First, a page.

Holiday Leftovers: Disguised?

By: Emilie Sennebogen

There's only so many times you can eat the same plate of food. See more Thanksgiving turkey pictures.

Thanksgiving and Christmas holidays are known for traditional family meals, typically revolving around a large roasted turkey and a table full of side dishes. The leftovers are nearly as coveted as the main meal, but several days of refrigerated turkey, stuffing, mashed potatoes and green bean casserole can get old to even the most hardcore holiday meal enthusiast. The trick to managing the leftovers is to mix it up some. Here are some ideas that will leave your family thankful that Thanksgiving leftovers are gone.

Turkey Soup


A nice homemade turkey soup is a great option for getting rid of the last bit of the leftover bird. The trick to making a delicious soup is the quality of the stock. At Thanksgiving, you have all the makings of a great stock if you plan in advance to keep the leftover turkey carcass. Although you won't be eating the soup for a few days, do yourself a favor and make the stock after your turkey is picked clean. Cut the carcass into large pieces and put it into a pot with about 12 cups of water. Cut a couple of carrots, one celery stalk and a medium sized onion into large pieces, and add them along with some black pepper. Then, bring it to a low boil and keep it there for about two hours, making sure that it doesn't foam over. Once it's finished, strain the stock into another pot. If you're not ready to make your soup, you can freeze the stock until you need it. If it's soup time, add some diced carrots, onion and celery along with some shredded turkey. For the spice, you can use salt and pepper, sage, thyme and poultry seasoning. About 3 to 4ounces of egg noodles is all that's left to make a deliciously disguised turkey soup.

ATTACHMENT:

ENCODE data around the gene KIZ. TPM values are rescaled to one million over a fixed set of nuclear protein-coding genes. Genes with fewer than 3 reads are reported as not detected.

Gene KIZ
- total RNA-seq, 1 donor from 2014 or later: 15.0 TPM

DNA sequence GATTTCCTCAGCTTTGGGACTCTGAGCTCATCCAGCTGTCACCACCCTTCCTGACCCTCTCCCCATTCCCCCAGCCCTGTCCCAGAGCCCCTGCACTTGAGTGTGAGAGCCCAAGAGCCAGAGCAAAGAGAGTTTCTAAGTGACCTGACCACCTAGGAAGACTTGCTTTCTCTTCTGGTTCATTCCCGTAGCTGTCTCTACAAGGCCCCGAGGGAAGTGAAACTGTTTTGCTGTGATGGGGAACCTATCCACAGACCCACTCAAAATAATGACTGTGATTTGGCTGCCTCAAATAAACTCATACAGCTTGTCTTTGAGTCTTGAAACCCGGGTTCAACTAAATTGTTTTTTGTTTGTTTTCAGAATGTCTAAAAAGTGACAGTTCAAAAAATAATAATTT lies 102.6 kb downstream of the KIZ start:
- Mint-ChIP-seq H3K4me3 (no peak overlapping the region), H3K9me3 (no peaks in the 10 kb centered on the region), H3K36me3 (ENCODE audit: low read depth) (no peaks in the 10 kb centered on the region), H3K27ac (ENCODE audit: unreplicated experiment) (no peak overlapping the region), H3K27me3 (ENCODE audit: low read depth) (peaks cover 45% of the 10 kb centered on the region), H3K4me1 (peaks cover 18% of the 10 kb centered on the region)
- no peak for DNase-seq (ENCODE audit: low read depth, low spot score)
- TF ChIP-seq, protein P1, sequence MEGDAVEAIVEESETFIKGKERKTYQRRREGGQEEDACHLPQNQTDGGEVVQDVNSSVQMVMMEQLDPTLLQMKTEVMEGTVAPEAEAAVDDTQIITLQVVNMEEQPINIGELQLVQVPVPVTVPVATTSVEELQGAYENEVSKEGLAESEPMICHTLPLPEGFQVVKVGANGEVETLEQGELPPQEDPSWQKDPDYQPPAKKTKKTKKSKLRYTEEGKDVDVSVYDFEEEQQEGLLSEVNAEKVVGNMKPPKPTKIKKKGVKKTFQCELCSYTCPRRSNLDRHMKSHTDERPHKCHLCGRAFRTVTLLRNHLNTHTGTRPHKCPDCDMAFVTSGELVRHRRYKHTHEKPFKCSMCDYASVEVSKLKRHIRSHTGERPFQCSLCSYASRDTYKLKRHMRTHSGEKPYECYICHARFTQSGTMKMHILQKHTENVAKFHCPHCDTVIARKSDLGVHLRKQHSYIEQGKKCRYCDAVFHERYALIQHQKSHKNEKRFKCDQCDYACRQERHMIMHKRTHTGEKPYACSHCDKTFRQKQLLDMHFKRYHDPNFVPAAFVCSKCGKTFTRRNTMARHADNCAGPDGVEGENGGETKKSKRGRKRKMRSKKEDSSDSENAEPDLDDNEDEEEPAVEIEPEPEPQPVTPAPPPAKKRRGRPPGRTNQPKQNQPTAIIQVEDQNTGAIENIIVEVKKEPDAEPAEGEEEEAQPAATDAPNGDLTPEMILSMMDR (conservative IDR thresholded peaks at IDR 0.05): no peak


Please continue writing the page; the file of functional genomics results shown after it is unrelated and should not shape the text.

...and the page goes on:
Turkey Pot Pie

This comfort food is a great option for holiday leftovers, and you can incorporate the extra turkey stock that you didn't use in the soup. First, take 3 cups of stock and heat it in a sauce pan over medium heat. Vigorously whisk in flour just a little bit a time, making sure that it doesn't clump, until you have a nice, thick gravy-like consistency. Once your thick soup base is ready, add in shredded turkey, diced carrots, celery and onion and green peas. Let this cook over a low burner until it's nice and hot. Add your spices: thyme, dill, salt, pepper and sage. Preheat your oven to 375 degrees Fahrenheit (191 degrees Celsius) and spoon the pot pie mix into your pie crust. If you want to save time, you can buy a ready-made pie crust and a can of oven-bake biscuits to save you some time. Cover the pie with your biscuit halves, slightly overlapping them and pressing them into the edges of the crust. Beat one egg and brush the top of the biscuits before putting it into the oven. Bake for about 15 minutes, or until the outer shell is a nice, shiny golden brown, and enjoy.

Quick Fixes

If the microwave is more your speed for post-holiday cooking, how about some turkey nachos? Just load a plate full of tortilla chips, shredded cheese and turkey, and toss it in the microwave until the cheese is melted and the turkey is warm. Add some lettuce, tomatoes or even a little leftover cranberry sauce instead of the usual salsa for a Thanksgiving nachos extravaganza. You can also grind up that turkey and add it to spaghetti sauce, or mix it with eggs and a little cheese for a delicious breakfast casserole.


Lots More Information

Related HowStuffWorks Articles

Related HowStuffWorks Articles


  • "Emeril's Turkey Pot Pie.", 2009.
  • "Simplest Turkey Soup.", 2009.
  • "The Eagle, Ben Franklin, and the turkey.", 2009.
  • "Turkey Recipes.", 2009.
  • "Turkey Stock.", 2009.